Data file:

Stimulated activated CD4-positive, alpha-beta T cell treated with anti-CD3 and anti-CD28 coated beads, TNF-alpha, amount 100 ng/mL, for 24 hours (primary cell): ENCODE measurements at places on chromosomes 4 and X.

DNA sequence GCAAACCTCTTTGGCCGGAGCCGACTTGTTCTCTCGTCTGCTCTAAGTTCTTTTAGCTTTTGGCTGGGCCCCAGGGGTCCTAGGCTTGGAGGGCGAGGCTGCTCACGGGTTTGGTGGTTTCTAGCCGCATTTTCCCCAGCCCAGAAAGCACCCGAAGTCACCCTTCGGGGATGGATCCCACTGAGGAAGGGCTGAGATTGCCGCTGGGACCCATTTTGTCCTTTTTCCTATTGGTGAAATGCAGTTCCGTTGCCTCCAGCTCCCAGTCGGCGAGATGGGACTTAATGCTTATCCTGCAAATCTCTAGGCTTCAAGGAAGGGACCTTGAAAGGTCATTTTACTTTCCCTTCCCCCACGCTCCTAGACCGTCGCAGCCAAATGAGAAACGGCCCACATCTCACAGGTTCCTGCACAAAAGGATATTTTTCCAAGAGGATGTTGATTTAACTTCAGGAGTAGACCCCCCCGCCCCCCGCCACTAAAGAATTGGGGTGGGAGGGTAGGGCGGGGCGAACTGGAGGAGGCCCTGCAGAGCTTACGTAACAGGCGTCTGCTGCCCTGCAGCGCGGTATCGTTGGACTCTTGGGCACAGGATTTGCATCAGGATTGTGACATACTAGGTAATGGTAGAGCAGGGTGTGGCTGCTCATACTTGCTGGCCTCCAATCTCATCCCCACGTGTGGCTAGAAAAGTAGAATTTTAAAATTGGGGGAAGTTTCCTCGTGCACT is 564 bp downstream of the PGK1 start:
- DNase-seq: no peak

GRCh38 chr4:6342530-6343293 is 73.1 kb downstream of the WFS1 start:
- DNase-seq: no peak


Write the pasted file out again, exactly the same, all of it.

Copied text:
Stimulated activated CD4-positive, alpha-beta T cell treated with anti-CD3 and anti-CD28 coated beads, TNF-alpha, amount 100 ng/mL, for 24 hours (primary cell): ENCODE measurements at places on chromosomes 4 and X.

DNA sequence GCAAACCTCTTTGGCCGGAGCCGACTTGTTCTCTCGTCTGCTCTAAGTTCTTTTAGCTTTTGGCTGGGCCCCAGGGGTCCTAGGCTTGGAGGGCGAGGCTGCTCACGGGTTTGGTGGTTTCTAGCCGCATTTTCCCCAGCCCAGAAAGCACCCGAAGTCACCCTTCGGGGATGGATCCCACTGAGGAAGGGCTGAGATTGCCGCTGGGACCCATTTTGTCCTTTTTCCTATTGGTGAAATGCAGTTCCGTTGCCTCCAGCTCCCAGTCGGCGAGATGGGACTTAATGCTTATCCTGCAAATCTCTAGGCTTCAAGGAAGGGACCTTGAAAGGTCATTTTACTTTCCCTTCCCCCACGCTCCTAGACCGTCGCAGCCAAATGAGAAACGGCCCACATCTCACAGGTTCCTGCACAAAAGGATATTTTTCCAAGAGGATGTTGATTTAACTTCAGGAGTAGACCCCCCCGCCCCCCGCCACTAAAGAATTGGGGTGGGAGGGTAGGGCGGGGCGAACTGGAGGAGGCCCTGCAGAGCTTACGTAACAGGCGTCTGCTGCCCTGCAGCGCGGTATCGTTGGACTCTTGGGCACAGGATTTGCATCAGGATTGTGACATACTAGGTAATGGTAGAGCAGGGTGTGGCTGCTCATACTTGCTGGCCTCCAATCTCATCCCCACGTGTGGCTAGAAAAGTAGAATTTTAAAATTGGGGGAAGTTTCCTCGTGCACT is 564 bp downstream of the PGK1 start:
- DNase-seq: no peak

GRCh38 chr4:6342530-6343293 is 73.1 kb downstream of the WFS1 start:
- DNase-seq: no peak